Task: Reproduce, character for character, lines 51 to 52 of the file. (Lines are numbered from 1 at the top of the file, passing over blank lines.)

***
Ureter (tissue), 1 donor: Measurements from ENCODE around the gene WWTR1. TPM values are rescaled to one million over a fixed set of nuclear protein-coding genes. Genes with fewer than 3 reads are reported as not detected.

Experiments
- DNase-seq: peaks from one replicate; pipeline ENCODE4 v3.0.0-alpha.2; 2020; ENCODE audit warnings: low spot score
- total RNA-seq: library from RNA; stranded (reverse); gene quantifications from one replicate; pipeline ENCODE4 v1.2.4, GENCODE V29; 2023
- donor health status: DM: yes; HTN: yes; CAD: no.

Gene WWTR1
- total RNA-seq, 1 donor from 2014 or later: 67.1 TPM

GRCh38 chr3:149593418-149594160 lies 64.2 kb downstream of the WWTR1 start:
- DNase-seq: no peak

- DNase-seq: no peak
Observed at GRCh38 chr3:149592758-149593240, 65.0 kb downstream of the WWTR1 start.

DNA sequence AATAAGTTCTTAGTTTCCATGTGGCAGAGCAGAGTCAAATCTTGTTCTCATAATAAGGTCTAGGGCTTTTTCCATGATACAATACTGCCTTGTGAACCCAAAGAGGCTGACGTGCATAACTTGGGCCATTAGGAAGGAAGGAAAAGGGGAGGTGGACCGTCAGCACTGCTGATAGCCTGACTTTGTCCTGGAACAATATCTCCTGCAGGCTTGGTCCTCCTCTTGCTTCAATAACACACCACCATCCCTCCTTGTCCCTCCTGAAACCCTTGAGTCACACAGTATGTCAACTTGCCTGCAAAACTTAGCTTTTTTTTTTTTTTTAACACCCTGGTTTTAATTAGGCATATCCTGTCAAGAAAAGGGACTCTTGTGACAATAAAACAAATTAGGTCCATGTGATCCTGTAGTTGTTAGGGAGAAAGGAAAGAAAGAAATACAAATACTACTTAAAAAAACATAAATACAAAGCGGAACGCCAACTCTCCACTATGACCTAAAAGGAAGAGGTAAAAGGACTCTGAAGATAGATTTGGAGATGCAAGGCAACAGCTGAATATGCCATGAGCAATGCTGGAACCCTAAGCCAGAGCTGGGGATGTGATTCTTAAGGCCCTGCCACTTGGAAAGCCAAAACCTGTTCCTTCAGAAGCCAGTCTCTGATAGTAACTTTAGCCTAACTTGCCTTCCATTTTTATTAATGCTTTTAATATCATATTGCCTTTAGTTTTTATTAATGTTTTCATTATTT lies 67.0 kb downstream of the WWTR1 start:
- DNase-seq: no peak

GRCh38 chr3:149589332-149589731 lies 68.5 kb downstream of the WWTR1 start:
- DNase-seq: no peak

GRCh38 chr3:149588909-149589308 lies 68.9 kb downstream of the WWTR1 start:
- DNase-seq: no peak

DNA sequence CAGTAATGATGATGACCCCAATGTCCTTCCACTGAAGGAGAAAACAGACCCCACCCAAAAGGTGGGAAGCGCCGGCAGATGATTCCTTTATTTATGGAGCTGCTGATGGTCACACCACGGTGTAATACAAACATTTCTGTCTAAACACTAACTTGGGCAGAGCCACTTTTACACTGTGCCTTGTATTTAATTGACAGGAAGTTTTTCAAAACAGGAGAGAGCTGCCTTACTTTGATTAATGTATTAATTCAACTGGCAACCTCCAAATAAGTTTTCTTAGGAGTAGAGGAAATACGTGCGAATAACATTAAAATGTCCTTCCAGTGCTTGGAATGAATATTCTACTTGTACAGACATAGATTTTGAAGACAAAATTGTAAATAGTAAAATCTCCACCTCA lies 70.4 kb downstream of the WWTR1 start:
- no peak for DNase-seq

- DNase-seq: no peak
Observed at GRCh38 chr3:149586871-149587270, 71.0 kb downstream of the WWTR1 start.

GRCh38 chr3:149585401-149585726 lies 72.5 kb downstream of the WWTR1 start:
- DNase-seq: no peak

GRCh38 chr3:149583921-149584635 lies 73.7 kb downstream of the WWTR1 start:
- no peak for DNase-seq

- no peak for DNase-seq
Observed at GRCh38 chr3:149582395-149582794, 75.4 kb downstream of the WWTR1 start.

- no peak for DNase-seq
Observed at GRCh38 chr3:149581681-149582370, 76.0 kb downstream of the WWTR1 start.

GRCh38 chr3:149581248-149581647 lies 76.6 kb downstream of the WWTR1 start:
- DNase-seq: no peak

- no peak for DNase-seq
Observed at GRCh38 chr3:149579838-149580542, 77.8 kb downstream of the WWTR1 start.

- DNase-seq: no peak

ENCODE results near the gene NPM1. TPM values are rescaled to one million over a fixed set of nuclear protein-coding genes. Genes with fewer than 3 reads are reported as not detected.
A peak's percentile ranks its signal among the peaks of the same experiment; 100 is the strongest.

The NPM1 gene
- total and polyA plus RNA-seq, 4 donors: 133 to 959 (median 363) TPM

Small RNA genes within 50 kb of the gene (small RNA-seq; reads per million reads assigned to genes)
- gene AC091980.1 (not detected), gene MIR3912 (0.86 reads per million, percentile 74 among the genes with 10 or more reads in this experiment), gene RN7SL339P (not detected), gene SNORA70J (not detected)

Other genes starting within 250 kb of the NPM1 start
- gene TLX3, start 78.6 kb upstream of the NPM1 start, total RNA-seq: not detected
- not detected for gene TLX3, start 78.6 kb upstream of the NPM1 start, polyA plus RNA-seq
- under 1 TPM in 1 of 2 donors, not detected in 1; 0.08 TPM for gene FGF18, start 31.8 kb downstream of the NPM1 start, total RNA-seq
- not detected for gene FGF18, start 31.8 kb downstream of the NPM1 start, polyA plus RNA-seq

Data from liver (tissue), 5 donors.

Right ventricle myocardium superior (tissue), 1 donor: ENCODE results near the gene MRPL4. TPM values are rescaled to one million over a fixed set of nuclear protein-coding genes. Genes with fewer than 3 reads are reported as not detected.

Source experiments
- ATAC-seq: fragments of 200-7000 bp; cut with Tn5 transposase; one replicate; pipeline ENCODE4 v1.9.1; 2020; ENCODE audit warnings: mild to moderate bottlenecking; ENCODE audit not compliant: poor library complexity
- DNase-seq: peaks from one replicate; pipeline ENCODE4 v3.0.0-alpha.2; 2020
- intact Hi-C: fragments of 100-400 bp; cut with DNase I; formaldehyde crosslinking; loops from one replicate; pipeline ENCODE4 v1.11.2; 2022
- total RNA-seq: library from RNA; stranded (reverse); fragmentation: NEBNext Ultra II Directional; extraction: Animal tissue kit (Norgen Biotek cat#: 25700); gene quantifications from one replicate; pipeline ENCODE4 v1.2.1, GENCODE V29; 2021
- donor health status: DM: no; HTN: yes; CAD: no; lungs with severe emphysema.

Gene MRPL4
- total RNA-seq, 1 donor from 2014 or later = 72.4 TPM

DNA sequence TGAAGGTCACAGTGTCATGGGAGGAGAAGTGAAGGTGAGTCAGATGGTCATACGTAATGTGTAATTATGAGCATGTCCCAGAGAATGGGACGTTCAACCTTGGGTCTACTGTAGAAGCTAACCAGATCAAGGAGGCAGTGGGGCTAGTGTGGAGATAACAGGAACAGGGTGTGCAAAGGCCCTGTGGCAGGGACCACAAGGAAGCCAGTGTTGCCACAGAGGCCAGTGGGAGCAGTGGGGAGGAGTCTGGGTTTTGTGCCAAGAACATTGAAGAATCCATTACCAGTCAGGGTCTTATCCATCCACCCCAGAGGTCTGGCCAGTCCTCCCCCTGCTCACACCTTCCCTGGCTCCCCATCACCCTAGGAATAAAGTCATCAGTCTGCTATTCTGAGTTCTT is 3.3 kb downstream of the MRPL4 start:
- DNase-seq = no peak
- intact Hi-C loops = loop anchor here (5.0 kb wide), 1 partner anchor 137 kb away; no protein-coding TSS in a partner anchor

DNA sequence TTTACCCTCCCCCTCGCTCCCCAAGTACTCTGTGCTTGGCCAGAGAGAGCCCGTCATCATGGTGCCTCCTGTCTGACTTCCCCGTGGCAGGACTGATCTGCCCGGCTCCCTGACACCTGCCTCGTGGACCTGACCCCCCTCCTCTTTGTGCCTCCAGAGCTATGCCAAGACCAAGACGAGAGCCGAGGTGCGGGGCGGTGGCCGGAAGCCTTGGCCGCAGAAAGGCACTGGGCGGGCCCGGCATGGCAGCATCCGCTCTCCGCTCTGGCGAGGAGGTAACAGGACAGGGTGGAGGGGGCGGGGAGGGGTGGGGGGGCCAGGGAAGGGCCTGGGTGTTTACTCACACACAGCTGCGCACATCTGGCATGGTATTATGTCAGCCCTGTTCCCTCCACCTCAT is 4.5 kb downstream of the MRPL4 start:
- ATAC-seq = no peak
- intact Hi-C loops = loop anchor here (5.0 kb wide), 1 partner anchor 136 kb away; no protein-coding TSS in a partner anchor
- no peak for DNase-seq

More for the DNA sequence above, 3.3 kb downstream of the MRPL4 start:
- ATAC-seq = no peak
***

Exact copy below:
- intact Hi-C: fragments of 100-400 bp; cut with DNase I; formaldehyde crosslinking; loops from one replicate; pipeline ENCODE4 v1.11.2; 2022
- total RNA-seq: library from RNA; stranded (reverse); fragmentation: NEBNext Ultra II Directional; extraction: Animal tissue kit (Norgen Biotek cat#: 25700); gene quantifications from one replicate; pipeline ENCODE4 v1.2.1, GENCODE V29; 2021